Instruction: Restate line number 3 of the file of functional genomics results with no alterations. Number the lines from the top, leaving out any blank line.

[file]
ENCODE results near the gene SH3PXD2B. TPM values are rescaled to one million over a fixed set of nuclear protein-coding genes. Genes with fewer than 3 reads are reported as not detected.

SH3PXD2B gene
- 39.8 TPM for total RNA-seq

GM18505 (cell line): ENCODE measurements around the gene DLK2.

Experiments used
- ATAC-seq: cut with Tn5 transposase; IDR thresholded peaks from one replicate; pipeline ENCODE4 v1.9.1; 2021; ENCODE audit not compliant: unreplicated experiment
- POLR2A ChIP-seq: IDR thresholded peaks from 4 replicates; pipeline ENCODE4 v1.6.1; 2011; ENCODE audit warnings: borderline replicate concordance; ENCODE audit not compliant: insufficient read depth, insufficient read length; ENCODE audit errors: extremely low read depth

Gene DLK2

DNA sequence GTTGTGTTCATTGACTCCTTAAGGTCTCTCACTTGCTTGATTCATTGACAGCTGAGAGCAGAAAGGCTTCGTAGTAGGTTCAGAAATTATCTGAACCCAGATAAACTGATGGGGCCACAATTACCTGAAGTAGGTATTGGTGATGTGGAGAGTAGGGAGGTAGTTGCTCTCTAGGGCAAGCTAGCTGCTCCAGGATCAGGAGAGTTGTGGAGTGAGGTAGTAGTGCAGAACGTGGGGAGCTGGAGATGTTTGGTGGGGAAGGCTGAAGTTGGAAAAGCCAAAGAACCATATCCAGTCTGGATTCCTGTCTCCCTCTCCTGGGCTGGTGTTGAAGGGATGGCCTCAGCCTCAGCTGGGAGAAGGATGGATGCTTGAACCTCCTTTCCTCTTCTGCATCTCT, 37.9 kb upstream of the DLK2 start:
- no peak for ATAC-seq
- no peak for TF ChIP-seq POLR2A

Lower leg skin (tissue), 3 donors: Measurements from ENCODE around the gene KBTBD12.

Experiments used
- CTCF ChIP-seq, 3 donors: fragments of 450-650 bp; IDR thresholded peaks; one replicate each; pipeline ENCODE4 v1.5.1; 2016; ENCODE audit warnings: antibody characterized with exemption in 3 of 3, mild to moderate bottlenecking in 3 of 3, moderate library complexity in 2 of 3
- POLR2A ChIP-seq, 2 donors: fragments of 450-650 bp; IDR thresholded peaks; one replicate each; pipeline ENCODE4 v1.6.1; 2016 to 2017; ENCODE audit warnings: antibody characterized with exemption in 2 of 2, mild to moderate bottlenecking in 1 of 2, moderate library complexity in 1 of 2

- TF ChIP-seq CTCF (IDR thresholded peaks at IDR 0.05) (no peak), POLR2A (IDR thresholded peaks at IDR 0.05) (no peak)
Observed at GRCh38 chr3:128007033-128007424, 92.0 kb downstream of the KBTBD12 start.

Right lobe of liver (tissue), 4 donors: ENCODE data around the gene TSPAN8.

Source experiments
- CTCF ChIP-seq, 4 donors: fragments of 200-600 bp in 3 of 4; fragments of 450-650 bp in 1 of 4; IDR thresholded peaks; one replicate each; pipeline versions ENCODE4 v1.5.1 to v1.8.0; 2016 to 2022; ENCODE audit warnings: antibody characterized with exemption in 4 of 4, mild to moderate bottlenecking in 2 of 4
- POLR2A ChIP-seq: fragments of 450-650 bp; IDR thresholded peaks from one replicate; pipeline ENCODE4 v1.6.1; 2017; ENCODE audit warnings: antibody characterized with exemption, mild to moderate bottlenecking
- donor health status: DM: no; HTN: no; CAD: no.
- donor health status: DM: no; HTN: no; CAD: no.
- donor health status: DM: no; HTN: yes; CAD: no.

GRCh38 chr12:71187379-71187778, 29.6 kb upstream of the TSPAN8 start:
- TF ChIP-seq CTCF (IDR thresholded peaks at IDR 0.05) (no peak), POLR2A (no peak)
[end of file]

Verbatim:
- 39.8 TPM for total RNA-seq